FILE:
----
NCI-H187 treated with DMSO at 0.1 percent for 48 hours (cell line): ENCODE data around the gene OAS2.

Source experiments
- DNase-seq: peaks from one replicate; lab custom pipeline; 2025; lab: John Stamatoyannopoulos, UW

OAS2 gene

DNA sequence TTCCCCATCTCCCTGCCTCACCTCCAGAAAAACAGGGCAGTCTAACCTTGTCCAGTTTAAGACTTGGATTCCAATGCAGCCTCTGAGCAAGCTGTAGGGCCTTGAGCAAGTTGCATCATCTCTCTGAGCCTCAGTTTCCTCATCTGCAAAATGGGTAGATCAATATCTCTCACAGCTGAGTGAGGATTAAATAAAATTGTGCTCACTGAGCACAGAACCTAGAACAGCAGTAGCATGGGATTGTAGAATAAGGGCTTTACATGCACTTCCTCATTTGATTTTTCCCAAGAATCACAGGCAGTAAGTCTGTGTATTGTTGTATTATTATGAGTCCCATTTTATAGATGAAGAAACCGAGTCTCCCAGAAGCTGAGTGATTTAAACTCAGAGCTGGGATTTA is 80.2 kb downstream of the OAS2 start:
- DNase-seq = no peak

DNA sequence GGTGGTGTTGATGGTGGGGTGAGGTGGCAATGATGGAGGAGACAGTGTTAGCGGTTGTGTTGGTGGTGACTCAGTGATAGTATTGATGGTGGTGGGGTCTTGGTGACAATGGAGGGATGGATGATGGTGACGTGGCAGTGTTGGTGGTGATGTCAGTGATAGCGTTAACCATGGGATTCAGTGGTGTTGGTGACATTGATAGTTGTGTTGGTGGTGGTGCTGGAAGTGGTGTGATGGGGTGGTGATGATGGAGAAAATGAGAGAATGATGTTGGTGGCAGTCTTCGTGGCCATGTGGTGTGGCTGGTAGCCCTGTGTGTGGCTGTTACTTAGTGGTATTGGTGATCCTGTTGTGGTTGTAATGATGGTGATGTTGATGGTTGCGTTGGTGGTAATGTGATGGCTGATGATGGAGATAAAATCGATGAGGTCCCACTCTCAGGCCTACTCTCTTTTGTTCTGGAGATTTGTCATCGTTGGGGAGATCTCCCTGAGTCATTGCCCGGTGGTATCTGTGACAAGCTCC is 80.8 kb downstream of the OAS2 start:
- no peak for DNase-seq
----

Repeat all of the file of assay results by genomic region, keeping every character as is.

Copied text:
NCI-H187 treated with DMSO at 0.1 percent for 48 hours (cell line): ENCODE data around the gene OAS2.

Source experiments
- DNase-seq: peaks from one replicate; lab custom pipeline; 2025; lab: John Stamatoyannopoulos, UW

OAS2 gene

DNA sequence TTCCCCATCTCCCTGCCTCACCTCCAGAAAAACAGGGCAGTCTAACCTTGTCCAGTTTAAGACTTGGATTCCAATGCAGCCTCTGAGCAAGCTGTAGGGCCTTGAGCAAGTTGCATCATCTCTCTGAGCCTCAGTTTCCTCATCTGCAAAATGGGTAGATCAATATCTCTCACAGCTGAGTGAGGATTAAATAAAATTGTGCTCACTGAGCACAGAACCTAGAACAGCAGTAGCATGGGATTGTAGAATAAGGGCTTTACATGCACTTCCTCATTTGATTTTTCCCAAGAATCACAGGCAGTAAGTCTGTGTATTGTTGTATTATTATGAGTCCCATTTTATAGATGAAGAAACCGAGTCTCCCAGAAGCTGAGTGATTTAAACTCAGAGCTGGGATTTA is 80.2 kb downstream of the OAS2 start:
- DNase-seq = no peak

DNA sequence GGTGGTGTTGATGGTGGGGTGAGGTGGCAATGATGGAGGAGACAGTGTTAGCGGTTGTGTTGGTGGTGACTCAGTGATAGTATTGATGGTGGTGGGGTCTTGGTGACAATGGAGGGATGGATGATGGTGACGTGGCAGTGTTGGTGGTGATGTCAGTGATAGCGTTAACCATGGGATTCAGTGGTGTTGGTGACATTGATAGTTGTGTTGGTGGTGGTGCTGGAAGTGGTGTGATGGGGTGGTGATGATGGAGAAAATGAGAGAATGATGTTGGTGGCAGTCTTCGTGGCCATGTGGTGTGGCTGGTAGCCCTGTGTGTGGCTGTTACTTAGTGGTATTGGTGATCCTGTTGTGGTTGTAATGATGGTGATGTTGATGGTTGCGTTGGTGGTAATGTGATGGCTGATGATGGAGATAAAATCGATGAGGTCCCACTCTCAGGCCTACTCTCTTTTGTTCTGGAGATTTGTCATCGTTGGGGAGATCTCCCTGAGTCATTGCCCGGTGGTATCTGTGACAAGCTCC is 80.8 kb downstream of the OAS2 start:
- no peak for DNase-seq